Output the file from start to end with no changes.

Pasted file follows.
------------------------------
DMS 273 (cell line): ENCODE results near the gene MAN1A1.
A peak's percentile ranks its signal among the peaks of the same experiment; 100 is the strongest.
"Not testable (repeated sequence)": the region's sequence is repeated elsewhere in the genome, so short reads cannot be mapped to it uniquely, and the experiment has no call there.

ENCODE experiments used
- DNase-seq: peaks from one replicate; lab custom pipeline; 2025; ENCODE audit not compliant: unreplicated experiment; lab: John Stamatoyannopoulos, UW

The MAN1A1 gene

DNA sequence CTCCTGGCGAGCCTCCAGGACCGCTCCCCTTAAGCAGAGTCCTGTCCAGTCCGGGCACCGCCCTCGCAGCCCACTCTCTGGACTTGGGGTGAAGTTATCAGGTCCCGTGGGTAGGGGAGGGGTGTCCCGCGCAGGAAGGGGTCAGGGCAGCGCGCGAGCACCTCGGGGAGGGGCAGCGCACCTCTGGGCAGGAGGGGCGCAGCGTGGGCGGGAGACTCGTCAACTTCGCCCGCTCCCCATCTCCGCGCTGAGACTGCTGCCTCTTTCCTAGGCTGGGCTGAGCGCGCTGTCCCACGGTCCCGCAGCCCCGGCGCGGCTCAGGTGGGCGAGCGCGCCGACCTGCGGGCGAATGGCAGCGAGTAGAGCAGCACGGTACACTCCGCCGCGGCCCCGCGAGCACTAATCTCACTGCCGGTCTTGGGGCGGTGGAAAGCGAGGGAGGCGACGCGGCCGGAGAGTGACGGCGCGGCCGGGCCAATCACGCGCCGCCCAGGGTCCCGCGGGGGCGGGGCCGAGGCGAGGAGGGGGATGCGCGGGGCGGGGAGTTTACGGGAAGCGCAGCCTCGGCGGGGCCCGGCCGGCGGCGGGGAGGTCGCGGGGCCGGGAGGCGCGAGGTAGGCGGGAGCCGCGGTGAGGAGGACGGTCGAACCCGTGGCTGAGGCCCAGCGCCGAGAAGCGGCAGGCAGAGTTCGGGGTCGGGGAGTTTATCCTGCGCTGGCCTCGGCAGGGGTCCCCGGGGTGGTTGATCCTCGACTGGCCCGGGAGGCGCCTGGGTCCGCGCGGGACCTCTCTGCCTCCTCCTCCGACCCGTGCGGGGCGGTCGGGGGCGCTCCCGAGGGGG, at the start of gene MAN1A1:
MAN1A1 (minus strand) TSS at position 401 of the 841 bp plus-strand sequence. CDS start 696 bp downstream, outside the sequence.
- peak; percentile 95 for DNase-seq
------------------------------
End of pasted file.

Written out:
DMS 273 (cell line): ENCODE results near the gene MAN1A1.
A peak's percentile ranks its signal among the peaks of the same experiment; 100 is the strongest.
"Not testable (repeated sequence)": the region's sequence is repeated elsewhere in the genome, so short reads cannot be mapped to it uniquely, and the experiment has no call there.

ENCODE experiments used
- DNase-seq: peaks from one replicate; lab custom pipeline; 2025; ENCODE audit not compliant: unreplicated experiment; lab: John Stamatoyannopoulos, UW

The MAN1A1 gene

DNA sequence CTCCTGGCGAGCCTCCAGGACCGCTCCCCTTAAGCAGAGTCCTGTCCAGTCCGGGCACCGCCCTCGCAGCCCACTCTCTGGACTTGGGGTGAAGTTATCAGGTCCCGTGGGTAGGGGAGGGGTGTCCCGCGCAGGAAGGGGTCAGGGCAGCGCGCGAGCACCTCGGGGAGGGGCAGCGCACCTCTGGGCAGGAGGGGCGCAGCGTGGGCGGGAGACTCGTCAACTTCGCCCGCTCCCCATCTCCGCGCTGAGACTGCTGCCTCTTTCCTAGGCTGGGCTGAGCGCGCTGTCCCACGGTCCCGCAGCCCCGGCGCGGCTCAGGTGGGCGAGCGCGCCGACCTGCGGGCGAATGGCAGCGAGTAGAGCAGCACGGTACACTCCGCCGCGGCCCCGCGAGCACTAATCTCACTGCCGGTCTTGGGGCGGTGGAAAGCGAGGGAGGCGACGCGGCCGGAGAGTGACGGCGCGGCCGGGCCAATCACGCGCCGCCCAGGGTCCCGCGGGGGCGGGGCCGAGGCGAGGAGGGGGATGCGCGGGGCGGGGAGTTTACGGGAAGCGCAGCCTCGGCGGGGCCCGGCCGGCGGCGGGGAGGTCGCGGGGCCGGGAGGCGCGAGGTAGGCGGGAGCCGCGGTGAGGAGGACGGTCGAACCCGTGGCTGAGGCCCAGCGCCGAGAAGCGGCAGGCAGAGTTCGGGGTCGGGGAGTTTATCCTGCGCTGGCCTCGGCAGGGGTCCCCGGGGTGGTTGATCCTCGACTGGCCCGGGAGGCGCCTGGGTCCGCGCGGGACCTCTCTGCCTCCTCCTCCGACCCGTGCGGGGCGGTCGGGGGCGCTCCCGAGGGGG, at the start of gene MAN1A1:
MAN1A1 (minus strand) TSS at position 401 of the 841 bp plus-strand sequence. CDS start 696 bp downstream, outside the sequence.
- peak; percentile 95 for DNase-seq